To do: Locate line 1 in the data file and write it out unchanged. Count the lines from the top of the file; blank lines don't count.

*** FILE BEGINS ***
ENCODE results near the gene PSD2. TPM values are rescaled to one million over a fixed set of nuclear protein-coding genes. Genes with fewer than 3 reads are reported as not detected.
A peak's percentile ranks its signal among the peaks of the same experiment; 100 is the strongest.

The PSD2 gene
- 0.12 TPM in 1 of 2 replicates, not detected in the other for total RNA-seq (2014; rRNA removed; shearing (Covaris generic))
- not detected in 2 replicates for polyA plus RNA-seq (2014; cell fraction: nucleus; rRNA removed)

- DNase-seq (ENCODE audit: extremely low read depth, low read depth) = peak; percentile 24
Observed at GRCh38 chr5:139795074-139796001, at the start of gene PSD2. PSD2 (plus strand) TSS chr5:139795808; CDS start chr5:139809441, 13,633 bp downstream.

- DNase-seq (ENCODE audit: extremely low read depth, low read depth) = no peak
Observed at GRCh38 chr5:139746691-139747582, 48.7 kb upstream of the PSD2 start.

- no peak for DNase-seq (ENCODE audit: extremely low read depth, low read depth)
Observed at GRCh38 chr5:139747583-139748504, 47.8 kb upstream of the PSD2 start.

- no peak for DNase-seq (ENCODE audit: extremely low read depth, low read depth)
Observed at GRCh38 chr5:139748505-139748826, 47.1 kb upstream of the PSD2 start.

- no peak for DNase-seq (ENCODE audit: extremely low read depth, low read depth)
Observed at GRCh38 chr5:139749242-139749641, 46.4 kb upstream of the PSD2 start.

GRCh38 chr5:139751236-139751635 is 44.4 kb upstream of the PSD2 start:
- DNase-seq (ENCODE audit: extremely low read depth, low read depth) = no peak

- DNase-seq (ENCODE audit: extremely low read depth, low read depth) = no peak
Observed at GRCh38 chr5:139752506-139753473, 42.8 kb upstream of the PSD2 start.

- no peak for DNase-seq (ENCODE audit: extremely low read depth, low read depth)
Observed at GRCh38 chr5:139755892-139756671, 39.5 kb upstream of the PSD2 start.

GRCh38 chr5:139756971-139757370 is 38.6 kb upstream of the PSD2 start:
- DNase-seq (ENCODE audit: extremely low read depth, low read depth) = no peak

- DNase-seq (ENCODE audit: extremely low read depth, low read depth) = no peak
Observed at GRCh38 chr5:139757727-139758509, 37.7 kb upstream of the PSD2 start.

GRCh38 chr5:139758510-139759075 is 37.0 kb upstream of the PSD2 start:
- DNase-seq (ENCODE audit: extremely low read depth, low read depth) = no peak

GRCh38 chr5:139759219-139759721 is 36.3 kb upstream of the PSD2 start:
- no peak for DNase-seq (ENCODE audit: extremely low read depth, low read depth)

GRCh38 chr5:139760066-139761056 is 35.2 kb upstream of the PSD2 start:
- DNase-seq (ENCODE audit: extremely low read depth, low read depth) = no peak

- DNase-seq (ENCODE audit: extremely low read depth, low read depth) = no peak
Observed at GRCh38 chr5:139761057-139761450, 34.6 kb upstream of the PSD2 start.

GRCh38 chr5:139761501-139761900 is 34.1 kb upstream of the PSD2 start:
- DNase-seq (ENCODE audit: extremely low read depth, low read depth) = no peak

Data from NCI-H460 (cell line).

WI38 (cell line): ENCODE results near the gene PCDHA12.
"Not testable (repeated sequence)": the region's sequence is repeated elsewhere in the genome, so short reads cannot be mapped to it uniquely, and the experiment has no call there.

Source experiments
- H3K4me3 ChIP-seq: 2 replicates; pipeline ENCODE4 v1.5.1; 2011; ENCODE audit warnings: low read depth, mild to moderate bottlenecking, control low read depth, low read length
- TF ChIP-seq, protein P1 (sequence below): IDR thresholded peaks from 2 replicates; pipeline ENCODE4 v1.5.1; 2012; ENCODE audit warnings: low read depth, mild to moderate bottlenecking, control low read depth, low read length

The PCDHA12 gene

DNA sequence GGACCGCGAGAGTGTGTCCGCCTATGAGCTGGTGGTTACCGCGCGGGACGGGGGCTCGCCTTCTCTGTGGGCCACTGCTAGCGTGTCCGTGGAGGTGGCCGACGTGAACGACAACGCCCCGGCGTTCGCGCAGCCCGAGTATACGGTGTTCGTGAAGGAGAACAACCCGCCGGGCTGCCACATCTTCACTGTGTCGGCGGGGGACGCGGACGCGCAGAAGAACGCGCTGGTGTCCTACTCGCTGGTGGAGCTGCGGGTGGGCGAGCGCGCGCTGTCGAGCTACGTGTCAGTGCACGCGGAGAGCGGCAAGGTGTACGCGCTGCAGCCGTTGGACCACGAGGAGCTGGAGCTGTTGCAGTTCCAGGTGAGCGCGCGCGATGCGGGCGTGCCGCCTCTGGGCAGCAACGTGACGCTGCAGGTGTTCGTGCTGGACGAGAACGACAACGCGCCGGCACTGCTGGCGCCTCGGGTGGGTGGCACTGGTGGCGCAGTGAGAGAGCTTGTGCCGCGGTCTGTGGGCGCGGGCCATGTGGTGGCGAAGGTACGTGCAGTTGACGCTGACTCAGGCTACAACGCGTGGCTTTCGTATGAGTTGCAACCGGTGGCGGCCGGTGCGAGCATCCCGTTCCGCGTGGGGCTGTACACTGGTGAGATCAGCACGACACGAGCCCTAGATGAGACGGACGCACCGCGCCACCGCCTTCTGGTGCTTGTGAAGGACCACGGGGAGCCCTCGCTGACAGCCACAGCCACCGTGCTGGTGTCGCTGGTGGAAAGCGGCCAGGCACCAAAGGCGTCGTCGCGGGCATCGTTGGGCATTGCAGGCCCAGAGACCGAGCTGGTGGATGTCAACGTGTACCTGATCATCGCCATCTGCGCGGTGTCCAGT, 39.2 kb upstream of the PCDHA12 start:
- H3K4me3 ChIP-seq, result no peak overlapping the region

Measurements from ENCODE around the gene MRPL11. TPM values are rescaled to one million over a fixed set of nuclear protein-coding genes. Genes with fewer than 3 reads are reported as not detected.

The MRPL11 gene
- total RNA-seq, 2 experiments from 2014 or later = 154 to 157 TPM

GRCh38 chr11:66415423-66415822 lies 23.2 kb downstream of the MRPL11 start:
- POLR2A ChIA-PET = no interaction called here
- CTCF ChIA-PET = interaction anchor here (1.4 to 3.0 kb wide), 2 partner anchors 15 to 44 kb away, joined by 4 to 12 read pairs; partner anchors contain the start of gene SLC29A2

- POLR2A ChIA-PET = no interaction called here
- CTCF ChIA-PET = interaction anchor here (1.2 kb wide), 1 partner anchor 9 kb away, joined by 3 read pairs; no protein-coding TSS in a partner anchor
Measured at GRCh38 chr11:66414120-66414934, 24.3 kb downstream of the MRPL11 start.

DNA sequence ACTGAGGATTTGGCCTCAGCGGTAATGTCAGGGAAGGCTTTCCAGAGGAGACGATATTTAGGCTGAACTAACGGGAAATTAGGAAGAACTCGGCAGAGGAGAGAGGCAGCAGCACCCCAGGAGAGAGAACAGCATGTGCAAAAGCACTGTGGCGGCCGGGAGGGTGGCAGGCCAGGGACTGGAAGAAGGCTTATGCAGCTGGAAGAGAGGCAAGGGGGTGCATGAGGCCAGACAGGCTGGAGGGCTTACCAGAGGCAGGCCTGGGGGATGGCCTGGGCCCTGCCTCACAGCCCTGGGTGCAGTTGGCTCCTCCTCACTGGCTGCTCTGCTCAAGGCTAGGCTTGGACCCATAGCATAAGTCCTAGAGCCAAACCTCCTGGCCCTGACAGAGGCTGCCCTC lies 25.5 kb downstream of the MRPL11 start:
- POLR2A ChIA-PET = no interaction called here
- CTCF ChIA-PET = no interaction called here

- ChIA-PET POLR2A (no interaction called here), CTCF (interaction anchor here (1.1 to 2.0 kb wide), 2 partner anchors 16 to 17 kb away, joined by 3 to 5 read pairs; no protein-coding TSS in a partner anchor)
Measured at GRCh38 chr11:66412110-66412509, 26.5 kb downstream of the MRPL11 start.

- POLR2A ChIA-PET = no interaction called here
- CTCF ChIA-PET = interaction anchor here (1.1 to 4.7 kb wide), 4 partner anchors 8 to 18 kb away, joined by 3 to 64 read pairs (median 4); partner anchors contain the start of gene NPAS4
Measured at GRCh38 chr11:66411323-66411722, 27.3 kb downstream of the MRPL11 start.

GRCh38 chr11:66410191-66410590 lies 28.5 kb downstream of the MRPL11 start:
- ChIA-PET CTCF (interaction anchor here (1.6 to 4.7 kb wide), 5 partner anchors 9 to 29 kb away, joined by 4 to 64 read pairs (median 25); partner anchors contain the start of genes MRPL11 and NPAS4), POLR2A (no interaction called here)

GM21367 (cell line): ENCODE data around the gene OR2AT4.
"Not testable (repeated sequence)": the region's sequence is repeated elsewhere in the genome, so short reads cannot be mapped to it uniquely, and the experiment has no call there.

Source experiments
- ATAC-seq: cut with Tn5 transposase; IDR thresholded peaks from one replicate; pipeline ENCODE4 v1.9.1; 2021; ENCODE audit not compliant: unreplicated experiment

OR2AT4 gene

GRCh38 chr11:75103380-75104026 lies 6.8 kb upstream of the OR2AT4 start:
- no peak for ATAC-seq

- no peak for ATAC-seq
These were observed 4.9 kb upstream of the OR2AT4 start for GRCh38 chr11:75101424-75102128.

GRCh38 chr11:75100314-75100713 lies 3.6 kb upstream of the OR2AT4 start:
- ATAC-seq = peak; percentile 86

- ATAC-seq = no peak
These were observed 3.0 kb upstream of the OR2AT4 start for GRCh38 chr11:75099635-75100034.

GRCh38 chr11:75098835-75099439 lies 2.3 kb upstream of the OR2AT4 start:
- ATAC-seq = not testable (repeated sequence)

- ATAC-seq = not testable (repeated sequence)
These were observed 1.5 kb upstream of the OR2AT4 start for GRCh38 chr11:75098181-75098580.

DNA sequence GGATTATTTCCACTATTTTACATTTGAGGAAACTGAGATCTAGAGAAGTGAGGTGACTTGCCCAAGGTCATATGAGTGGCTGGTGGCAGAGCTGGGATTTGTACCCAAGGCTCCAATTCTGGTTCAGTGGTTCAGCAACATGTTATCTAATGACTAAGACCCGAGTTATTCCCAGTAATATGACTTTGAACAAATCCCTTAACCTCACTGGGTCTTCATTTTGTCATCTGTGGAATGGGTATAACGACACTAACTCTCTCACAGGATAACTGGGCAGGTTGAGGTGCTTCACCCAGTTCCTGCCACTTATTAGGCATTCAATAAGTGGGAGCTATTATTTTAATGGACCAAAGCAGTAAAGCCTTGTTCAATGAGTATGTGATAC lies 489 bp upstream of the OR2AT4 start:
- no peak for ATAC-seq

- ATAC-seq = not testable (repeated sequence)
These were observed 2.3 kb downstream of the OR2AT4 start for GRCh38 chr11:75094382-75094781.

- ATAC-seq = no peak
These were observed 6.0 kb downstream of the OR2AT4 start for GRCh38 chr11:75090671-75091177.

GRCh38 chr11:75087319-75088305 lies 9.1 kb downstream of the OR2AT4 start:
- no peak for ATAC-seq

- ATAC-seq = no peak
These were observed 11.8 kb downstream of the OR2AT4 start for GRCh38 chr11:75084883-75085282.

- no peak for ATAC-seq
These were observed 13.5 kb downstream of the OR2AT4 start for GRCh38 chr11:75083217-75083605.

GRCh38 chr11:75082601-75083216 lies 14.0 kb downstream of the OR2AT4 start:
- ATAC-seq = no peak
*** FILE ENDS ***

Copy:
ENCODE results near the gene PSD2. TPM values are rescaled to one million over a fixed set of nuclear protein-coding genes. Genes with fewer than 3 reads are reported as not detected.